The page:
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Director: Jay Hirsh
Professor of Biology,
Director of Undergraduate Program in Neuroscience
Overview Neuroscience is the multidisciplinary study of the nervous system. In addition to focusing on basic scientific problems related to psychology, biology, and chemistry, neuroscience also forms the fundamental basis of many medical specialties, including psychiatry, neurology, and neurosurgery. The basic and applied nature of the field has attracted a large number of scientists during the past decades.
Increasingly, neuroscientists must be well trained in a variety of scientific disciplines to stay abreast with the rapid advances in the field. A successful neuroscientist must be trained in fields spanning from molecular biology to cognitive neuroscience. The program in neuroscience is designed to provide majors with the necessary skills to master this highly-multidisciplinary scientific field.
The objectives of the major are:
- To provide students with a structure for coursework that assures a solid grounding in natural science and an overall familiarity with neuroscience as a discipline.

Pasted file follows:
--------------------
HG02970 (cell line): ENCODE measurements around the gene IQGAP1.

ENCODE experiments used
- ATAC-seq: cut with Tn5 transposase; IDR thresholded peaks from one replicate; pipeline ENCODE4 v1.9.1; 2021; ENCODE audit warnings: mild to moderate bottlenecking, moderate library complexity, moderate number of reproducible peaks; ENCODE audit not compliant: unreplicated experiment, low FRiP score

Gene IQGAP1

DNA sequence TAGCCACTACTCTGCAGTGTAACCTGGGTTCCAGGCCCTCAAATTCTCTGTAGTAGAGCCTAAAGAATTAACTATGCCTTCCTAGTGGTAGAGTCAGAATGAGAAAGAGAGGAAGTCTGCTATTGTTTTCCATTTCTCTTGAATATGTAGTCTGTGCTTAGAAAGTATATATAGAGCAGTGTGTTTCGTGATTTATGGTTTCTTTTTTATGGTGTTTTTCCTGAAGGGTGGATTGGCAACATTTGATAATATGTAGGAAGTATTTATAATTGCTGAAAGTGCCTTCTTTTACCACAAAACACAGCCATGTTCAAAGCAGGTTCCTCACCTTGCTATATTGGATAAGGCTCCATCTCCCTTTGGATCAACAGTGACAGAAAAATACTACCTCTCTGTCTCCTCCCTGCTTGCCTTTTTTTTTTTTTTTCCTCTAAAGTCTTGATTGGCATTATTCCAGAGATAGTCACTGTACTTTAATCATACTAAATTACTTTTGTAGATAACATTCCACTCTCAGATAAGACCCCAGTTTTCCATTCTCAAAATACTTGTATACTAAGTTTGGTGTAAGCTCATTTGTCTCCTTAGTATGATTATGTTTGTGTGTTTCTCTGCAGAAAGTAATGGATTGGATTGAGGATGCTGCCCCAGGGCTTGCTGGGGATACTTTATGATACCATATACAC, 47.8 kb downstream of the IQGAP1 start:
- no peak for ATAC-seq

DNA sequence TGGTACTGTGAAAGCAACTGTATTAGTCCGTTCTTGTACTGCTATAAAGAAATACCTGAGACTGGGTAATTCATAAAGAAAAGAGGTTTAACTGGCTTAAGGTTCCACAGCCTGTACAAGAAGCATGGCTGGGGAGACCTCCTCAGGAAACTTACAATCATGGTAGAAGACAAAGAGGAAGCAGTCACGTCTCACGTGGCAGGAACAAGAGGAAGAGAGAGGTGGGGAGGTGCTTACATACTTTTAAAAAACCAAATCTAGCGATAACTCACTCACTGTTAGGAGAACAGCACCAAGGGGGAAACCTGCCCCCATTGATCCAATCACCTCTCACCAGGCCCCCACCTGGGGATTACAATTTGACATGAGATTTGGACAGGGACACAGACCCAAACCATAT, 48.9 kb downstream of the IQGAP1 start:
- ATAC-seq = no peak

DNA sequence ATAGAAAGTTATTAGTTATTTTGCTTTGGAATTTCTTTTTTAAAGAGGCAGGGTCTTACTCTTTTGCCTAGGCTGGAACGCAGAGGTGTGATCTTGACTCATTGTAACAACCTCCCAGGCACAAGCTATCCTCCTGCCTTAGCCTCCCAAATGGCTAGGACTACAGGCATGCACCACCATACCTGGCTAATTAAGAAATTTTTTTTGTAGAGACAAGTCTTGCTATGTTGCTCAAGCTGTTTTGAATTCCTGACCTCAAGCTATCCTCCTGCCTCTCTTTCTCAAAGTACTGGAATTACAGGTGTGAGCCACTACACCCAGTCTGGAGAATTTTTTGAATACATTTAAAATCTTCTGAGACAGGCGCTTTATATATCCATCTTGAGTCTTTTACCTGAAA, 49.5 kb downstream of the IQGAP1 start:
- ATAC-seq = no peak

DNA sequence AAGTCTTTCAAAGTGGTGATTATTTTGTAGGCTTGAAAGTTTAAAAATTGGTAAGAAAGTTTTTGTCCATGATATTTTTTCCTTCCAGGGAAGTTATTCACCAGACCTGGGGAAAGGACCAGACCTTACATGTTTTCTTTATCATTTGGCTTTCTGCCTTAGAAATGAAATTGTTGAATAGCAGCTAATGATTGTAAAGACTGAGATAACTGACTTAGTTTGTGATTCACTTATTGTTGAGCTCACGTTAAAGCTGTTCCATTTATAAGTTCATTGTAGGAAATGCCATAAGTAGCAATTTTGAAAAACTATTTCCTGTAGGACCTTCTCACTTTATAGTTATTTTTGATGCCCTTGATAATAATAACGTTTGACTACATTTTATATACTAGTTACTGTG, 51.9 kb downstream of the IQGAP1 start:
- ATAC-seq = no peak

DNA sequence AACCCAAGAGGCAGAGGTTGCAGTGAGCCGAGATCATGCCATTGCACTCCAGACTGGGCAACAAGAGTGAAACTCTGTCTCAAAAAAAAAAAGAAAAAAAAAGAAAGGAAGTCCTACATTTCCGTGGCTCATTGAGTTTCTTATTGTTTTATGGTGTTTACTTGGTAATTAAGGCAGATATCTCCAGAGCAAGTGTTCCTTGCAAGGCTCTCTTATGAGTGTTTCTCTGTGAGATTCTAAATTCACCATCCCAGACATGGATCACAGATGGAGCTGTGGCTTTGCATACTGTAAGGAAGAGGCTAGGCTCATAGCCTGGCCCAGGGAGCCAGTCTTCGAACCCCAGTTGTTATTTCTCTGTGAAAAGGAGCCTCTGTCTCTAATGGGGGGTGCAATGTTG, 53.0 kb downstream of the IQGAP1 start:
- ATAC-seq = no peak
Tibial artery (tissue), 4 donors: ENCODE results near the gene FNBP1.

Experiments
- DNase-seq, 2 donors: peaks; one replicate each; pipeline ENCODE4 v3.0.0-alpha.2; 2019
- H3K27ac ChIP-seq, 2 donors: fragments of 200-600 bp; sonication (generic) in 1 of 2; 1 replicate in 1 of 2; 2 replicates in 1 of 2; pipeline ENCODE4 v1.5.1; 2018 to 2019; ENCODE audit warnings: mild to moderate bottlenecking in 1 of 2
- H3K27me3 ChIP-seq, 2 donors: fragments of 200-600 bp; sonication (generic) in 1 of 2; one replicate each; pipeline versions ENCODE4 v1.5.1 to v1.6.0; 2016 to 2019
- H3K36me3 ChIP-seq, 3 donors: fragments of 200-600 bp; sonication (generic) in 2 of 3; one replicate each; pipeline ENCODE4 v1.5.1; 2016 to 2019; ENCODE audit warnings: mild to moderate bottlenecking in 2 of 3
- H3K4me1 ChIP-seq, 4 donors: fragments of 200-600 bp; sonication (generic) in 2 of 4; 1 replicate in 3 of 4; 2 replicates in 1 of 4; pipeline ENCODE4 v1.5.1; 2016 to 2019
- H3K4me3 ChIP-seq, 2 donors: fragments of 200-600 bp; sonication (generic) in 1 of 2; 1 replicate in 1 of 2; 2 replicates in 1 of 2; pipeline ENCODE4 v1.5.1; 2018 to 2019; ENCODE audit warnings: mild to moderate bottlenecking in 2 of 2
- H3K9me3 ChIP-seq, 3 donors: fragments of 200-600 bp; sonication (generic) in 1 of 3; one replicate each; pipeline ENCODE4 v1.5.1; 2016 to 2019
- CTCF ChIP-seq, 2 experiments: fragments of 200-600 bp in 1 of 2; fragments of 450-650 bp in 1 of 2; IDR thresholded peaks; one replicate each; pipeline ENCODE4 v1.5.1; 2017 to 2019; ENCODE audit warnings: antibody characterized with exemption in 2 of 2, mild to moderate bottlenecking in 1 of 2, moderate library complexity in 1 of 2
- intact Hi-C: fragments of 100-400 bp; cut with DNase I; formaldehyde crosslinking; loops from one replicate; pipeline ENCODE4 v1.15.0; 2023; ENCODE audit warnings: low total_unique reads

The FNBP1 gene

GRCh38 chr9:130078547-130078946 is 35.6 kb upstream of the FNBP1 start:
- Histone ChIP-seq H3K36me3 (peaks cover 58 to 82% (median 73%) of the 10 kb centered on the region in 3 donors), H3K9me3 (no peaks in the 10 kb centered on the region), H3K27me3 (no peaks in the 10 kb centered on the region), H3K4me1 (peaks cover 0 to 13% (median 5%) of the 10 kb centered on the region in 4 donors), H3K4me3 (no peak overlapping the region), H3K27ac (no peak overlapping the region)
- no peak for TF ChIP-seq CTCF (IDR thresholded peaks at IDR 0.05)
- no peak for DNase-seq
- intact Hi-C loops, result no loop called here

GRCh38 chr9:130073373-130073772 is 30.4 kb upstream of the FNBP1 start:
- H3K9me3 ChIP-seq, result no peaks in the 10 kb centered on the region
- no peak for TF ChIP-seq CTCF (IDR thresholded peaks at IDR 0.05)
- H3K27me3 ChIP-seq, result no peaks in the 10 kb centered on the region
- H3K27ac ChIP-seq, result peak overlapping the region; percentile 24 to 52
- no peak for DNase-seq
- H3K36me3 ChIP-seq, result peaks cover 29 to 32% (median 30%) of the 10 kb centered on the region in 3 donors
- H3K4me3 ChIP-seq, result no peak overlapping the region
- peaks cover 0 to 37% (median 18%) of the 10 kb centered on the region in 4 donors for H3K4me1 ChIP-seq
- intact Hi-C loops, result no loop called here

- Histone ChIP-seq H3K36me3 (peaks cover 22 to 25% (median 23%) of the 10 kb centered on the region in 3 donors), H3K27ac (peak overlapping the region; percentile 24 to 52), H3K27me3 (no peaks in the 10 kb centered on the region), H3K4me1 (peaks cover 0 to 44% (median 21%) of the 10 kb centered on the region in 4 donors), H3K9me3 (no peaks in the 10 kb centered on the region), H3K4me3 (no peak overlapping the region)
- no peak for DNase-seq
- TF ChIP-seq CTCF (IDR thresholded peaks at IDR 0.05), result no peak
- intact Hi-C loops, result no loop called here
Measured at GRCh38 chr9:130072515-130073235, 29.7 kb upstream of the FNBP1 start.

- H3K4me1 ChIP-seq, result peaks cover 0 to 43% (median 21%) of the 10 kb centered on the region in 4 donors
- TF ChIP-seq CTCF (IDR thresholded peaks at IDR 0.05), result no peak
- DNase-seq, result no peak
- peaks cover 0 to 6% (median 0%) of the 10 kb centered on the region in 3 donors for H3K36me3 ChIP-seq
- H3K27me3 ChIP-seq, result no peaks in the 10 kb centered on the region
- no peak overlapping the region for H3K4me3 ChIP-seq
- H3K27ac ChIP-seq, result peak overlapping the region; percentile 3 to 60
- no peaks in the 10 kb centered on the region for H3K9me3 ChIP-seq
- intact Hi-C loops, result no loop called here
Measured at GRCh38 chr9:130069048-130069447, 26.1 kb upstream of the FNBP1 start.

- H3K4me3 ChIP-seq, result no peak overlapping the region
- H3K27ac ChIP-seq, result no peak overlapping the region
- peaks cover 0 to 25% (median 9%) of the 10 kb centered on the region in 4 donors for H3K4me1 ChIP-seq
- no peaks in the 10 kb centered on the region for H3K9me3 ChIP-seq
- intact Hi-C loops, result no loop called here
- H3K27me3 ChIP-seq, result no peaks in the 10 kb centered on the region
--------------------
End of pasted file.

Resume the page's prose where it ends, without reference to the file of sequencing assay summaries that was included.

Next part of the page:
- To sponsor events that communicate neuroscience research and activities on grounds, as well as provide students with information on research careers. Such events include special lectures, symposia, trips to national and local scientific meetings, and workshops on graduate school and career options.
- To foster active participation of undergraduate students in neuroscience research by providing opportunities to conduct research in neuroscience oriented laboratories in the College of Arts and Sciences, the School of Medicine and the School of Engineering and Applied Sciences.
Faculty The directorship of the Neuroscience Undergraduate Program (NUP) rotates among neuroscience faculty in affiliated departments. The NUP Advisory Committee is composed of four neuroscientists. They are the current director of the Neuroscience Graduate Program and three faculty members appointed by the Chair of Psychology, the Chair of Biology, and the Chair of the Department of Neuroscience in the School of Medicine, respectively. The director and the advisory committee will select students for the major, advise majors and determine the ongoing direction of the program. The faculty primarily responsible for classroom training are neuroscientists in the Biology and Psychology departments, all of whom are also members of the Neuroscience Graduate Program (NGP). Faculty from the School of Medicine that are also members of the NGP (in over 15 departments) will also participate in the program through teaching and through mentoring research projects.
Students The major is designed for students with a strong interest in the biology of the nervous system and a desire to conduct original research in the field with UVA neuroscientists. A maximum of 25 students will be selected for the program each year from a pool of applicants. Students will be chosen on the basis of prior academic performance and an essay explaining the students’ interest in neuroscience. The program will provide majors with a background for continued study in graduate and professional schools.